Rincon Valley firefighters want Santa Rosa to take over firefighting in their sprawling district, a move they said would best maintain future firefighting services and could be largely supported by the district's current fire fees.
But the proposed shift threatens to derail a plan by Windsor and Rincon Valley fire boards to consolidate their agencies, a move they have been working on for more than two years to reduce expenses and gain efficiencies.
The dueling ideas reflect the shifting landscape of fire services in Sonoma County, with conversations underway at many of the 40-plus agencies on how to maintain solid fire protection amid increasing costs.
Most of those discussions are in more rural areas, where largely volunteer and district departments are studying consolidation as a way to sustain coverage under tight budgets.
In contrast, the crossroads now faced by Rincon Valley and its two potential partners, Windsor and Santa Rosa, take in a much more populated swath of central Sonoma County, home to more than 220,000 people. Any decision could have wide repercussions on both the long-term cost and look of fire services in the area.
"It's a pretty large, all-encompassing policy question which has issues for service levels and funding for sure throughout the city," said Santa Rosa City Manager Kathy Millison.
The contracting request from Rincon Valley to Santa Rosa is up for a vote Tuesday night at the Rincon Valley Fire Protection District's board meeting. If approved, it could go to the Santa Rosa City Council.
Any contract would be paid for primarily with a negotiated amount of Rincon's $4.6 million in district revenues, including annual residential fire protection fees and property taxes.
Under a contract, Rincon Valley firefighters would become Santa Rosa firefighters — giving them a slight boost in pay and benefits, said union leaders.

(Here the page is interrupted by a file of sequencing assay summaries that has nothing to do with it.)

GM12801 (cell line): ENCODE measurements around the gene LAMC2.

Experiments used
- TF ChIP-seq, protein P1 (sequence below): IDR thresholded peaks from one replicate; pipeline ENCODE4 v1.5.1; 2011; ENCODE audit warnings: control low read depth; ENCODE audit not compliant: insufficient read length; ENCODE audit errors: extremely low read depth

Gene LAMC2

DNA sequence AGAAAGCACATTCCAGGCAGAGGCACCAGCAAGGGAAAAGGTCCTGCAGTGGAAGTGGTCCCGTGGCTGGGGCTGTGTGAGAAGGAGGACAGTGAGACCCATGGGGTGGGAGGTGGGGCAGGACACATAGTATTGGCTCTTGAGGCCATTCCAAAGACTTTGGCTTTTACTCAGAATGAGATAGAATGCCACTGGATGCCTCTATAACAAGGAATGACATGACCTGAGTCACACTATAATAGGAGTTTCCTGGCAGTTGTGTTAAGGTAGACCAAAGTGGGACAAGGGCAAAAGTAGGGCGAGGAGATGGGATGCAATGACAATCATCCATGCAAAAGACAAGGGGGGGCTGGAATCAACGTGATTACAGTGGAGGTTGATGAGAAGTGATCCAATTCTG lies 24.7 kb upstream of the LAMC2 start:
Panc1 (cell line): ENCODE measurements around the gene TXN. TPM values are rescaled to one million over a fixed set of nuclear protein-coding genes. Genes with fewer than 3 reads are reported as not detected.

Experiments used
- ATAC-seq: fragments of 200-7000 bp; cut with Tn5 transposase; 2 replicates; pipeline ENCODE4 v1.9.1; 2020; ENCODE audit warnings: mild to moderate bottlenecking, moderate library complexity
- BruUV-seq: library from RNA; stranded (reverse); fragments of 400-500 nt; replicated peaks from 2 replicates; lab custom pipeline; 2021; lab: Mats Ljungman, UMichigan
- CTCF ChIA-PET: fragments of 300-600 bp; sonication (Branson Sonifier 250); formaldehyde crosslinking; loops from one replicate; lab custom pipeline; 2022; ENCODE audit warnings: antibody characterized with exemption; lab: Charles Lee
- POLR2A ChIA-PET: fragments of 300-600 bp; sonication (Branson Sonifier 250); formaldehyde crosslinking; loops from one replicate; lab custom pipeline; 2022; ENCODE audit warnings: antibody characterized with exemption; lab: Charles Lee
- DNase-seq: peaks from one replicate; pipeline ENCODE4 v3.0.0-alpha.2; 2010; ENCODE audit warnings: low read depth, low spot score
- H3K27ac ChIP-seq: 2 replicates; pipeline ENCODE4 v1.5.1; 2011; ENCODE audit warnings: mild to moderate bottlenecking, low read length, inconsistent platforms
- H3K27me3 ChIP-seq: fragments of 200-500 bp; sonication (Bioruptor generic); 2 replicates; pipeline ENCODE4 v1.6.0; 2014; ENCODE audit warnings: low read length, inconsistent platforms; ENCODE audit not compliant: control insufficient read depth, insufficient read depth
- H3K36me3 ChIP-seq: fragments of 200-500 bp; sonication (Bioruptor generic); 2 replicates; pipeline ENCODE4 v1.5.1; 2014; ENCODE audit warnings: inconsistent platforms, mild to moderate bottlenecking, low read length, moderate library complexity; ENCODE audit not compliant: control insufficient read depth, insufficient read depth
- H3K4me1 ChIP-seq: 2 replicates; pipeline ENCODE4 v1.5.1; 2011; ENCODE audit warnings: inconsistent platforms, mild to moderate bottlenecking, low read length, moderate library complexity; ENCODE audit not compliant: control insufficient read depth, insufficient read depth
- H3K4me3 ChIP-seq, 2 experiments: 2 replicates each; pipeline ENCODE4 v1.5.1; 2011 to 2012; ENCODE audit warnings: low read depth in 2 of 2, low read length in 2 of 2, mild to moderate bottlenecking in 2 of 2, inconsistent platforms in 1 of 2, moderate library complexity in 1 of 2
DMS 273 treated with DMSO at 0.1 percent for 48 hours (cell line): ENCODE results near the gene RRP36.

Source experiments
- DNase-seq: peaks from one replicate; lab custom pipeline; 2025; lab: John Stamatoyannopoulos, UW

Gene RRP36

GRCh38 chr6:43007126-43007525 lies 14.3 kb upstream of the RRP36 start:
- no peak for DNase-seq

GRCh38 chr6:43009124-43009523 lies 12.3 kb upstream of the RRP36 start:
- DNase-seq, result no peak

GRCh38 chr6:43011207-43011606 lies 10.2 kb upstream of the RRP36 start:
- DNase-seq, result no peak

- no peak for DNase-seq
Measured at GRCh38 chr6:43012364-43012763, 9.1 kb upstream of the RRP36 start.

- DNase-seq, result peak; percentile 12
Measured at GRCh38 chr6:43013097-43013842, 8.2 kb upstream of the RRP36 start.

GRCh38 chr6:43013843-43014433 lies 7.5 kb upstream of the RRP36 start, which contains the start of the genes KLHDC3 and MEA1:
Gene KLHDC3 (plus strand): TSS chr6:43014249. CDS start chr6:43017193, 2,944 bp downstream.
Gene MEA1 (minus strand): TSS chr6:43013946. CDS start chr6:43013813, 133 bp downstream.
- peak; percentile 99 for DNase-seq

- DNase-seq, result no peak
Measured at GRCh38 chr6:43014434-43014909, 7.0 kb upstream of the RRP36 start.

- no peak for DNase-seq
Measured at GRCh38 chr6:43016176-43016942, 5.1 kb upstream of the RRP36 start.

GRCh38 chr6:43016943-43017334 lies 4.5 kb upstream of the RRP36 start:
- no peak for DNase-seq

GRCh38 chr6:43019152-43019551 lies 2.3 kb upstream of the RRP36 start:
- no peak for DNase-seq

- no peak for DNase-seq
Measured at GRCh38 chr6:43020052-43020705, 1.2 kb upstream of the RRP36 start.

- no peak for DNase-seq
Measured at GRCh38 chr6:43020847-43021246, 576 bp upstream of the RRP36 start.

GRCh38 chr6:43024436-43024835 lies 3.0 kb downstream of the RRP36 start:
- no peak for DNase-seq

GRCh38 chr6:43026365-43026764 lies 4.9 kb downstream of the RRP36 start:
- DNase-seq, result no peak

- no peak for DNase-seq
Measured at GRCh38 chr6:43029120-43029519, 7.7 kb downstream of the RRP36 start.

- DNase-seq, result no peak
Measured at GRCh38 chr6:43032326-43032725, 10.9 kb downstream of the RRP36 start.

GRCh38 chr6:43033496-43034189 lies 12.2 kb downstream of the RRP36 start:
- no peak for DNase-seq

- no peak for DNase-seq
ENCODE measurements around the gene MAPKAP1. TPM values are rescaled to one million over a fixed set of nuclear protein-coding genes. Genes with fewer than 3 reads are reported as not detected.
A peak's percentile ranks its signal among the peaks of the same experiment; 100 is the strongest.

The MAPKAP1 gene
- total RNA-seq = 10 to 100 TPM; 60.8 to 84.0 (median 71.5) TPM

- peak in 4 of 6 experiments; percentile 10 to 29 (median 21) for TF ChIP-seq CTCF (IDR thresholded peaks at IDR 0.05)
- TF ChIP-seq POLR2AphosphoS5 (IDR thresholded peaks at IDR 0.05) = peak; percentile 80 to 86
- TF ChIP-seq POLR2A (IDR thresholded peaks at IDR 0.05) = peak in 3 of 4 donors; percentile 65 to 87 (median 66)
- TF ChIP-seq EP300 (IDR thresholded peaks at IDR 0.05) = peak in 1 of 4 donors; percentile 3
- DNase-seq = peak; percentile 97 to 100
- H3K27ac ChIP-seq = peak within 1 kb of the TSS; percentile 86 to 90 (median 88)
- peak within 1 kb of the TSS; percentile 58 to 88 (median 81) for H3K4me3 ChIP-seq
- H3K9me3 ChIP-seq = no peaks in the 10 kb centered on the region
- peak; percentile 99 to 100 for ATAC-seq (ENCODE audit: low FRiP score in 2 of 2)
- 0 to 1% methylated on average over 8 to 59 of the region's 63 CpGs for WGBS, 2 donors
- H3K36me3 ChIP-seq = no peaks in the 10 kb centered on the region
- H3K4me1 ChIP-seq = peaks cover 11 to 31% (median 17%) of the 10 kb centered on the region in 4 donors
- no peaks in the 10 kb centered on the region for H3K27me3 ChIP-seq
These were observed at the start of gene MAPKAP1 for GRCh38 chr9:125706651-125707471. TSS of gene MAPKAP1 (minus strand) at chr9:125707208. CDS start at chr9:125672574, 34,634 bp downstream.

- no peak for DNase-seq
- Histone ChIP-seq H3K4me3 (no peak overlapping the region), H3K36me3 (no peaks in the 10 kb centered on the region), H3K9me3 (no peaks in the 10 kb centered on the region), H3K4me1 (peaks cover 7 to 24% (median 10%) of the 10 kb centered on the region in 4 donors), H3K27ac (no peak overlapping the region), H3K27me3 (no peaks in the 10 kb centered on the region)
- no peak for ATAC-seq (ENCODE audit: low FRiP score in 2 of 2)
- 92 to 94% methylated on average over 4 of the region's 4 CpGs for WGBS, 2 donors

The Rincon Valley fire district would remain an entity, with limited oversight.
The potential move comes as Rincon Valley and Windsor had been closing in on a decision over whether to move forward as a unified fire department called Central Fire Authority.
Board presidents overseeing each of the entities and their shared chief favor that direction.
But Rincon Valley firefighters say they prefer a partnership with Santa Rosa, as the two agencies have been closely aligned in operations and jurisdiction for many years.
Many of the 30,000 residents within Rincon Valley's fire district receive primary response from Santa Rosa firefighters, noted Rincon Valley fire Capt. Andrew Maclean.
"We're dependent upon Santa Rosa to protect so much of our district," said Maclean, a union leader for Rincon's firefighters. "We need to figure out what the long-term relationship with Santa Rosa is going to be."
Union leaders for Santa Rosa firefighters also support the idea.
"If there ever was a time to ask this question, it's now," said Santa Rosa firefighter Tim Aboudara, president of Santa Rosa Firefighters Local 1401.
Millison, the Santa Rosa city manager, said the City Council would discuss a contract request if it is made by Rincon Valley. But she said it would be a complicated issue for the council to take up.
The city is already considering a potentially costly annexation of Roseland and searching for both a new fire chief and a new city manager to replace Millison, who is retiring in September.
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